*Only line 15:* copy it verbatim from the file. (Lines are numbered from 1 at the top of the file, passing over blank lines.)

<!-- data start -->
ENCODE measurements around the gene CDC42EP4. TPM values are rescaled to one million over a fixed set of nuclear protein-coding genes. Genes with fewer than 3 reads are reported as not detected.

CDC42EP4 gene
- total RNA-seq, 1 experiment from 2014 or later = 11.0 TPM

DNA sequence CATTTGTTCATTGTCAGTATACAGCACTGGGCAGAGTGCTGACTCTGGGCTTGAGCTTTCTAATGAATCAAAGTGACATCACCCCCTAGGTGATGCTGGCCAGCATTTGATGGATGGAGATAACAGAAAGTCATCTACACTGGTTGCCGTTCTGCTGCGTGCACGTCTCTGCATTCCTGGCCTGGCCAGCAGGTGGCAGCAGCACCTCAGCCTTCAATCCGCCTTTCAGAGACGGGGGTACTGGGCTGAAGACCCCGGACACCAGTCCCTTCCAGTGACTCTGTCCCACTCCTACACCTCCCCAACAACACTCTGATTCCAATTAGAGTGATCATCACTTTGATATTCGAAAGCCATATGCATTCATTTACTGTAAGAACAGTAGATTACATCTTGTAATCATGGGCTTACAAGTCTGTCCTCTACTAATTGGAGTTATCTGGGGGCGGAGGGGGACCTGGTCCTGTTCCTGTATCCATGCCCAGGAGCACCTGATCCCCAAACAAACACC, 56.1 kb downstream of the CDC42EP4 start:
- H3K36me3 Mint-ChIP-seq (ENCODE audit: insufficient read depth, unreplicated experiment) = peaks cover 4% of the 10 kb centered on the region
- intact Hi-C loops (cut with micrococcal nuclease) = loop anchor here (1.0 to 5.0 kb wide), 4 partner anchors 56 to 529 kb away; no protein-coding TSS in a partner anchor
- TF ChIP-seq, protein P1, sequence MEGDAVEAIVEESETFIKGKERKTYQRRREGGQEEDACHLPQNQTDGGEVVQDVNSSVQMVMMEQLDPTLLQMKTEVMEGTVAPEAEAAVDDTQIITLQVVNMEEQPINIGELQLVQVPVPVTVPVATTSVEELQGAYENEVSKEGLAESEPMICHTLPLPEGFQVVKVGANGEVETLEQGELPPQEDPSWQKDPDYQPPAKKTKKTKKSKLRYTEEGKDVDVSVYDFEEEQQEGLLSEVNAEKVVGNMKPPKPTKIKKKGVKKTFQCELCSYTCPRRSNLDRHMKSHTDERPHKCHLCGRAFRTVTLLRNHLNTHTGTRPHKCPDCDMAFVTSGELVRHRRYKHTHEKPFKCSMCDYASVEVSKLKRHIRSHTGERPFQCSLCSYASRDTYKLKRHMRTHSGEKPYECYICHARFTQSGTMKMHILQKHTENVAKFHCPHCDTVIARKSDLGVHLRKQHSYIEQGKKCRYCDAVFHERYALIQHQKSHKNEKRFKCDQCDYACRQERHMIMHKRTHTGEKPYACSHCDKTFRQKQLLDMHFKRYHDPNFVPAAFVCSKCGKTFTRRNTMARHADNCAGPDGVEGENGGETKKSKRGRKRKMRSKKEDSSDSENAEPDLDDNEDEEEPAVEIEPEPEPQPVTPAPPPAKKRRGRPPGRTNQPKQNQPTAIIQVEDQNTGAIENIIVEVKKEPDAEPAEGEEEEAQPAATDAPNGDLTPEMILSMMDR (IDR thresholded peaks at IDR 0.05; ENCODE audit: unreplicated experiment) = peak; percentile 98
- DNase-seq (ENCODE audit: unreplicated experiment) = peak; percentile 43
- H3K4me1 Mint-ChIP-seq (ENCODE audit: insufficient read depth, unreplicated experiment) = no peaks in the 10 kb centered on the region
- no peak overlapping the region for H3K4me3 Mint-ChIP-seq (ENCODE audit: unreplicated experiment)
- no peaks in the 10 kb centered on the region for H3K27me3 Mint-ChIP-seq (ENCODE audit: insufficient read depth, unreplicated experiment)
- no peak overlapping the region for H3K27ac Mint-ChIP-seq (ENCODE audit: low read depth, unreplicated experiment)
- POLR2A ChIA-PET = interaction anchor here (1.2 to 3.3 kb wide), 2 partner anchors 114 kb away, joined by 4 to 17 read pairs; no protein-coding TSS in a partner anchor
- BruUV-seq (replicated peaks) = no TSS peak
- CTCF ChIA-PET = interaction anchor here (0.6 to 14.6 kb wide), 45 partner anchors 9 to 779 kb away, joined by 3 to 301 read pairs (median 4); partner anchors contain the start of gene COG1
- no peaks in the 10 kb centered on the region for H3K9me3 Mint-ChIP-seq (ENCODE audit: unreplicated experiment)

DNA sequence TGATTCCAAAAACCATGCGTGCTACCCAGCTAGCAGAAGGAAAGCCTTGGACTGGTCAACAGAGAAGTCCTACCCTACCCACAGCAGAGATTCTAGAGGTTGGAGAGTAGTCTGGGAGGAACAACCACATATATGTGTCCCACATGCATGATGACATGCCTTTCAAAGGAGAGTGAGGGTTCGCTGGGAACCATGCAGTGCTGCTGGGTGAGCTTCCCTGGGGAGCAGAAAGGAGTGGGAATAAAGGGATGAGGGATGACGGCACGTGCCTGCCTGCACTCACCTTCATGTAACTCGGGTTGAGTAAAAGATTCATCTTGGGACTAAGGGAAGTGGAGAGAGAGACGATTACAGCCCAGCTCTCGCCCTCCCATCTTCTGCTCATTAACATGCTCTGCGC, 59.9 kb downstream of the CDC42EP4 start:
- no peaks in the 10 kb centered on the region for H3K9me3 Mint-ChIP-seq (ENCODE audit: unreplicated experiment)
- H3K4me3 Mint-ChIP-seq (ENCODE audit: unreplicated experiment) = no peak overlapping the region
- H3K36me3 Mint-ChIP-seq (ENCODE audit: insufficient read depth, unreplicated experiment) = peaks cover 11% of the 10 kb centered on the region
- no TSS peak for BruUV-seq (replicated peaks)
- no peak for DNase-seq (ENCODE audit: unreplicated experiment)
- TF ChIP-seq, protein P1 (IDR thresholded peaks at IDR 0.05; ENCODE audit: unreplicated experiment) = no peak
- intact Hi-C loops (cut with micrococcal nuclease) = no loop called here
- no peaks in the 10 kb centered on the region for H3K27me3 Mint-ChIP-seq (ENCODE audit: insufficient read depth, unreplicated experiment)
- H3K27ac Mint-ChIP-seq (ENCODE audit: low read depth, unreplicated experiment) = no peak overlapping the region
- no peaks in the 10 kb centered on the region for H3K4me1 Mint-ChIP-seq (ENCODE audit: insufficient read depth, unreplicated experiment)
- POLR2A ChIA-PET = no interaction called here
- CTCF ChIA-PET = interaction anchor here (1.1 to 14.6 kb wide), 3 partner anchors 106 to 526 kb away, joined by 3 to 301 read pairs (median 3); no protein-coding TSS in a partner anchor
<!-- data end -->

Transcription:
- CTCF ChIA-PET = interaction anchor here (0.6 to 14.6 kb wide), 45 partner anchors 9 to 779 kb away, joined by 3 to 301 read pairs (median 4); partner anchors contain the start of gene COG1